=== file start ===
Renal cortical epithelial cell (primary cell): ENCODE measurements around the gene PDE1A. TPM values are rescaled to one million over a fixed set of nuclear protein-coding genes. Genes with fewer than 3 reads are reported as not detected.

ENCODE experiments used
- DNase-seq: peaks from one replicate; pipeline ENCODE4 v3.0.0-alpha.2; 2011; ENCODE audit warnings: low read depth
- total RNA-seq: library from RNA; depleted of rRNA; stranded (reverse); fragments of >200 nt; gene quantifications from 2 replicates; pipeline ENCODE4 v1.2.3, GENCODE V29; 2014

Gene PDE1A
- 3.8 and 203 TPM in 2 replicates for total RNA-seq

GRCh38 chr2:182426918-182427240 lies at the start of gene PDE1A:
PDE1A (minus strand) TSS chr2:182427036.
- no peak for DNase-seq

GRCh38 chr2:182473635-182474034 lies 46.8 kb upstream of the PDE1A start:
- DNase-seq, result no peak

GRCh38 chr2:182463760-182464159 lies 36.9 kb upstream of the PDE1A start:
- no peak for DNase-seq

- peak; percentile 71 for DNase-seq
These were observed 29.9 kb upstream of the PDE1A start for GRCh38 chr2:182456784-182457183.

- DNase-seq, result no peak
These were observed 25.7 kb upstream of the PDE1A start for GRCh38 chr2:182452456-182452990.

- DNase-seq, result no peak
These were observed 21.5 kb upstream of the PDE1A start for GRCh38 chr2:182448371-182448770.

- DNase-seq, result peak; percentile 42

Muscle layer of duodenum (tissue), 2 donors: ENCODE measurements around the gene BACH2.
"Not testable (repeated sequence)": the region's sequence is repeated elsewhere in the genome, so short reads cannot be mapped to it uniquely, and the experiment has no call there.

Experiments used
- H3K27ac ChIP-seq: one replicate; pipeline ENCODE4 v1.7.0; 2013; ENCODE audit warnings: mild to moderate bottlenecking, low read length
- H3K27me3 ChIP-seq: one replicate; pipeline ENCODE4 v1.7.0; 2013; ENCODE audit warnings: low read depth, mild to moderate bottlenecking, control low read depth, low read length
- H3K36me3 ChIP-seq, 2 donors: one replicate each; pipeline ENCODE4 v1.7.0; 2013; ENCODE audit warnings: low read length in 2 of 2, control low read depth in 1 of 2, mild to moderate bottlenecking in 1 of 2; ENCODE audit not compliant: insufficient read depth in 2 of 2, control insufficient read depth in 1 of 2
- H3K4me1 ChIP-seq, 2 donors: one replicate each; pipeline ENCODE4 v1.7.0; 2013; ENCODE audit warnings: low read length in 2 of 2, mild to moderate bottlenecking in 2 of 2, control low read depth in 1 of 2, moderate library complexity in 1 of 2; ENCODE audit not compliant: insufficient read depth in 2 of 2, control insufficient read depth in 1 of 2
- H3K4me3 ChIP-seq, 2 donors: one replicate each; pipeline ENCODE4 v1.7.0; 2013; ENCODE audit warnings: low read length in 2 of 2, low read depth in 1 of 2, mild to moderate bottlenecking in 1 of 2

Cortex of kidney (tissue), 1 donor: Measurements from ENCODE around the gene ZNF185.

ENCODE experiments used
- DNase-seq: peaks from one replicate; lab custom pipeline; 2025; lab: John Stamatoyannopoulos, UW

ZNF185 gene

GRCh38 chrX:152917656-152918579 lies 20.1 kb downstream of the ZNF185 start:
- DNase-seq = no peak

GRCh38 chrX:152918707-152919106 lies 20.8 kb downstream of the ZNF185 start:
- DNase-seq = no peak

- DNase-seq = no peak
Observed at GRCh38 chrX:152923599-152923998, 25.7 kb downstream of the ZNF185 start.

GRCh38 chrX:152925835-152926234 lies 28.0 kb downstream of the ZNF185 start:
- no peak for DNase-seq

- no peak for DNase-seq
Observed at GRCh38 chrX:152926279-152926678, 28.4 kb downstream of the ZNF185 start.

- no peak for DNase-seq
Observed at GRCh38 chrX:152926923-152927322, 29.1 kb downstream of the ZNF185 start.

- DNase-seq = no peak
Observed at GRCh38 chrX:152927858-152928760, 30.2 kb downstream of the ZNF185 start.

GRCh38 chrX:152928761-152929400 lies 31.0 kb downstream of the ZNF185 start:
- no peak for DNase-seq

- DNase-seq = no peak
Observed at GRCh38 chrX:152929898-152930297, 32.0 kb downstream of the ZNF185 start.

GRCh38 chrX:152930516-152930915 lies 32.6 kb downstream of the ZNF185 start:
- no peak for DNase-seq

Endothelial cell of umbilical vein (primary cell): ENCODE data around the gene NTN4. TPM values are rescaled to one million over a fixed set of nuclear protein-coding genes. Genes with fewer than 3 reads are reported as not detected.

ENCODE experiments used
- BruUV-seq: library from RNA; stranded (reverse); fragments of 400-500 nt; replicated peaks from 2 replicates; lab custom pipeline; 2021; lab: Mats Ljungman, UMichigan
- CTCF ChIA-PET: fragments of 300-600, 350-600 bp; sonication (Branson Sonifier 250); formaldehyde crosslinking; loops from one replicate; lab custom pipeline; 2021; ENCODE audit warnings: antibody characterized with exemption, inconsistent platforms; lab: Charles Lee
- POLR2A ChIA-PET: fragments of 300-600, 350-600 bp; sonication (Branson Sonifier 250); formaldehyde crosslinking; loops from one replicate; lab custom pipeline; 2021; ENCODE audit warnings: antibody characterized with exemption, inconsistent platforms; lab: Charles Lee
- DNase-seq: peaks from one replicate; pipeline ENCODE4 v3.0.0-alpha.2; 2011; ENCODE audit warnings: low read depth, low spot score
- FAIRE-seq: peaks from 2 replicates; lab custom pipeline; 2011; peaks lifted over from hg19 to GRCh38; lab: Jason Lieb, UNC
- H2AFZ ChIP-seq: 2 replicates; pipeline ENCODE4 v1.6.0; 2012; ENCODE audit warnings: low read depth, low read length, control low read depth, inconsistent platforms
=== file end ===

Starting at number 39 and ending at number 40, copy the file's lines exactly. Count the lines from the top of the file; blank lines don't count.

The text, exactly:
GRCh38 chrX:152925835-152926234 lies 28.0 kb downstream of the ZNF185 start:
- no peak for DNase-seq